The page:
• The oil is used in treating the symptoms of impundulu. 
  • The oil is mixed with the bark of isizimane (Euclea natalensis A.DC. subsp. natalensis) and applied topically to abnormal growth and painless ulcers. 
  • The oil is used to treat leg pains, cramps, and stiffness.
  • The oil is rubbed into the scalp of a bald to encourage hair growth
  • The oil is applied on the wound to heal the caesarean section wound.
  • The oil is rubbed in the joints to treat pain.
  • The oil is mixed with ground bark of umkhondweni (Cryptocarya latifolia Sond.) and the mixture is used to treat chest pains.
  • When the oil and umkhondweni are mixed with the ashes of the burned powdered bark of isizimane (Euclea natalensis A.DC. subsp. natalensis), the mixture is applied topically to abnormal growth and painless ulcers. 
  • The oil is mixed with poppy seeds and the mixture used to treat bites of venomous animals.
  • The oil is also used in tanning.

Thailand has the largest crocodile industry worldwide. The most famous brands source crocodile skin from Thailand. The oil is used to make a liquid balm, for sore  which is made by mixing the crocodile oil with menthol, wintergreen oil, borneol, and camphor. In other countries, the oil is used to make various lotions and ointments. It is also used to make herbal massage oils, for example crocodile oil massage oils are prepared using virgin coconut oil as the carrier oil. 

In general, the oil is useful for treating various types of dermatological or skin-related issues:

  • It is used to dim or fade freckles (small brownish spots on the skin), uneven dark tones, sun spots, acne, pimple marks, dark lines, wrinkles, and laugh lines.
  • It helps prevent skin discoloration.
  • It is used to manage skin rash and dryness.
  • It is also used for skin ulcers and skin cancer.  
  • It can moisturize the skin and make it softer, brighter, and more attractive.  
  • The oil can be rapidly absorbed through the skin and it is used to relieve skin inflammation, scar, and wrinkle.

Crocodiles are amongst the most fearsome animals in the animal kingdom. And Sabie, the forestry town in Mpumalanga, got its name due to this trait. The local Swati people that were living there were fearful of the local river because it was full of Nile crocodiles, so the river was called Ulusaba. The early Afrikaans settlers changed the names from ulusaba to Sabie. 

Reference and further reading:

  • Andés, L.E., 1898. Animal Fats and Oils: Their Practical Production, Purification and Uses for a Great Variety of Purposes, Their Properties, Falsification and Examination; a Handbook for Manufacturers of Oil-and Fat-products, Soap and Candle Makers, Agriculturists, Tanners, Etc., Etc. Scott, Greenwood.
  • Anuchatkidjaroen, S. and Phaechamud, T., 2012. Surface Tension and Viscosity of Herbal Massage Oil. In Advanced Materials Research (Vol. 506, pp. 343-346). Trans Tech Publications Ltd.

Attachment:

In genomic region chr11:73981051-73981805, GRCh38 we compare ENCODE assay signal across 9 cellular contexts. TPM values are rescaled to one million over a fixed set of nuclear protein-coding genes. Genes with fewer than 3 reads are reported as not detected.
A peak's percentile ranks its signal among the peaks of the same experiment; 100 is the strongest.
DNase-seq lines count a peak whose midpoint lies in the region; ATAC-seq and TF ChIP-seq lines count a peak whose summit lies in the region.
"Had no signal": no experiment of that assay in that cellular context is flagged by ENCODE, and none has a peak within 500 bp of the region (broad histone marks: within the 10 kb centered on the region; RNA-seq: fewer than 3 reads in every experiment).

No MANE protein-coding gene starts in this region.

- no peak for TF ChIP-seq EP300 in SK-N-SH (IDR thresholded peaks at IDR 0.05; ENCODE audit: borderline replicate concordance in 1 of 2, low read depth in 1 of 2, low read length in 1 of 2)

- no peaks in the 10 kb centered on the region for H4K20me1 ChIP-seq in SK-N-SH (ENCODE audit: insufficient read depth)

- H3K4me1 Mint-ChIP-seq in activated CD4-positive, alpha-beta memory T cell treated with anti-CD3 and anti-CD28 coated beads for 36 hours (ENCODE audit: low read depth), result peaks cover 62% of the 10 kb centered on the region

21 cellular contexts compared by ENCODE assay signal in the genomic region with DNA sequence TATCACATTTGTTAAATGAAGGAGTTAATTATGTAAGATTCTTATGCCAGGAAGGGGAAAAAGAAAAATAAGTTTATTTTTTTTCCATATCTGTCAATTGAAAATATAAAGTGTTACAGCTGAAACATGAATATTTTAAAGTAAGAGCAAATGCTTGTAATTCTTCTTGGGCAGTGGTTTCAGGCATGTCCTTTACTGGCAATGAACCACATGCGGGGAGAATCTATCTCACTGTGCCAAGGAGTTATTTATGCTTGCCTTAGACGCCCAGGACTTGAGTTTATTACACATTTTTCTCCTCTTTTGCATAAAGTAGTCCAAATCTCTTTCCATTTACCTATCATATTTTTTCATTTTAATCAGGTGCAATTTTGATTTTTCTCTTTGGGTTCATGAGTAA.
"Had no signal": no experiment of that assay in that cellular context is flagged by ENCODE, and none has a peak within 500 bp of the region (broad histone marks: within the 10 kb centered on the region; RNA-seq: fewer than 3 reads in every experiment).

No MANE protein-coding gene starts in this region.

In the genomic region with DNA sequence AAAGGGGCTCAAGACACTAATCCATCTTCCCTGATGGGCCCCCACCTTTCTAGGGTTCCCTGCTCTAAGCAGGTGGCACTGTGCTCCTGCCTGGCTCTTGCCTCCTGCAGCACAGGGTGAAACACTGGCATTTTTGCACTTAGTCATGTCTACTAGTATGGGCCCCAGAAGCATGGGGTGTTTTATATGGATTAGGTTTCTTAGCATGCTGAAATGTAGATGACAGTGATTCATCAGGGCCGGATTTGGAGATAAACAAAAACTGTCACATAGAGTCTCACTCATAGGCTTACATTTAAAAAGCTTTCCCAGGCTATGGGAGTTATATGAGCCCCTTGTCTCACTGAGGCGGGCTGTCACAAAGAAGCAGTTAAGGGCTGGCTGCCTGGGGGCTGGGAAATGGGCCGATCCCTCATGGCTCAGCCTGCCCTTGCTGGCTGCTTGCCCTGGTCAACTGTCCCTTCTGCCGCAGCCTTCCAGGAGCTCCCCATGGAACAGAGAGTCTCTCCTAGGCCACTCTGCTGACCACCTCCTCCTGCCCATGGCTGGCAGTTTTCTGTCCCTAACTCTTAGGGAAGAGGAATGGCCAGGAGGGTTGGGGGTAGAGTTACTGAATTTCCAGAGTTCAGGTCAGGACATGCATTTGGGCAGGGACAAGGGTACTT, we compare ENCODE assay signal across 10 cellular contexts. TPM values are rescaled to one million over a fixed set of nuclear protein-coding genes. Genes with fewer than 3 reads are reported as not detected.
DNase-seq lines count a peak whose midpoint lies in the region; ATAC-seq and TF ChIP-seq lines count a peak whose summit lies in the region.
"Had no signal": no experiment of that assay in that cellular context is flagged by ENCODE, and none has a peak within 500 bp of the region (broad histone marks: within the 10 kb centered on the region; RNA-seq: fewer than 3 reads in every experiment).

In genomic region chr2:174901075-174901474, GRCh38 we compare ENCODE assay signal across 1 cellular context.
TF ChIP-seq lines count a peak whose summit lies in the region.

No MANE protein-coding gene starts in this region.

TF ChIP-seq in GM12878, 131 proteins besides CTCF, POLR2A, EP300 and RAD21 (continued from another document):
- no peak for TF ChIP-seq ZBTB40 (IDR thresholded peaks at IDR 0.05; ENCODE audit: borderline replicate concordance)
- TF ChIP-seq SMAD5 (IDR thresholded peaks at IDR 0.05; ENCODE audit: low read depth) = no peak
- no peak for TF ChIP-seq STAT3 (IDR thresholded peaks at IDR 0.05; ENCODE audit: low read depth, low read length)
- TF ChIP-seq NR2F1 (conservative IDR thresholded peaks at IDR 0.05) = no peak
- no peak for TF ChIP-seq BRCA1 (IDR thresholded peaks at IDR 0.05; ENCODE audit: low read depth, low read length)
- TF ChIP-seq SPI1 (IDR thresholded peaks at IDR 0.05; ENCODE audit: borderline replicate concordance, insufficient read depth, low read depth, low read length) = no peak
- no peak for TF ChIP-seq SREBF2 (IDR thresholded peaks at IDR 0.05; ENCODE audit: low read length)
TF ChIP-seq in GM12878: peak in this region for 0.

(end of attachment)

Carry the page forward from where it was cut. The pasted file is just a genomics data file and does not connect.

• Bardinet, T., 1995. Les papyrus medicaux de l’Egypte pharaonique, edition Fayard. Paris, 59l p.
  • Buthelezi, S., Southway, C., Govinden, U., Bodenstein, J. and du Toit, K., 2012. An investigation of the antimicrobial and anti-inflammatory activities of crocodile oil. Journal of ethnopharmacology, 143(1), pp.325-330.
  • Chook, C.Y.B., Chen, F.M., Leung, F.P., Chen, Z.Y. and Wong, W.T., 2021. Potential of crocodile blood as a medication and dietary supplement: A systemic review. Clinical and Experimental Pharmacology and Physiology, 48(8), pp.1043-1058.
  • Corrigan, B.M., Van Wyk, B.E., Geldenhuys, C.J. and Jardine, J.M., 2011. Ethnobotanical plant uses in the KwaNibela peninsula, St lucia, South Africa. South African Journal of Botany, 77(2), pp.346-359.
  • Grace, O.M., Prendergast, H.D.V., Jäger, A.K., Van Staden, J. and Van Wyk, A.E., 2003. Bark medicines used in traditional healthcare in KwaZulu-Natal, South Africa: An inventory. South African Journal of Botany, 69(3), pp.301-363.
  • Hoffman, L.C. 2008. The yield and nutritional value of meat from African ungulates, camelidae, rodents, ratites and reptiles. Meat Science, 80, pp. 94–100. 
  • Ikram, S., 2010. Crocodiles: guardians of the gateways. na.
  • Kelly, L., 2006. Crocodile: evolution’s greatest survivor. Allen & Unwin, Crows Nest NSW, Australia.
  • Koopman, A., 2011. Lightning birds and thunder trees. Natalia, 41, pp.40-60.
  • Lötter, A.P., 2009. Uses for crocodile oil and crocodile oil containing products. Unpublished, pp. 1-3.  
  • Li, H.L., Chen, L.P., Hu, Y.H., Qin, Y., Liang, G., Xiong, Y.X. and Chen, Q.X., 2012. Crocodile oil enhances cutaneous burn wound healing and reduces scar formation in rats. Academic emergency medicine, 19(3), pp.265-273.
  • Li, H.L., Deng, Y.T., Zhang, Z.R., Fu, Q.R., Zheng, Y.H., Cao, X.M., Nie, J., Fu, L.W., Chen, L.P., Xiong, Y.X. and Shen, D.Y., 2017. Evaluation of effectiveness in a novel wound healing ointment-crocodile oil burn ointment. African Journal of Traditional, Complementary and Alternative Medicines, 14(1), pp.62-72.
  • Maisuthisakul, P., Utilization of crocodile fat from crocodile leather by product for crocodile balm oil production.
  • Ozioma, E.O.J. and Chinwe, O.A.N., 2019. Herbal medicines in African traditional medicine. Herbal medicine, 10, pp.191-214.
  • Pooley, E., 1993. The complete field guide to trees of Natal, Zululand and Transkei. Natal Flora Publications Trust, Natal Herbarium, Durban.
  • Pujol, J., 1990. Natur Africa: The Herbalist handbook. Lean Pujol Natural Healers Foundation, Durban.
  • Ramulondi, M., De Wet, H. and Ntuli, N.R., 2022. The use of African traditional medicines amongst Zulu women during childbearing in northern KwaZulu-Natal. African Journal of Reproductive Health, 26(1), pp.66-75.
  • Shirley, M.H., Oduro, W. and Beibro, H.Y., 2009. Conservation status of crocodiles in Ghana and Côte-d’Ivoire, West Africa. Oryx, 43(1), pp.136-145.
  • Siyabonga Africa. 2022. Crocodiles. Available from: (Accessed on: 17 May 2023)
  • Williams, V.L., Moshoeu, T.J. and Alexander, G.J., 2016. Reptiles sold as traditional medicine in Xipamanine and Xiquelene Markets (Maputo, Mozambique). South African Journal of Science, 112(7-8), pp.1-9.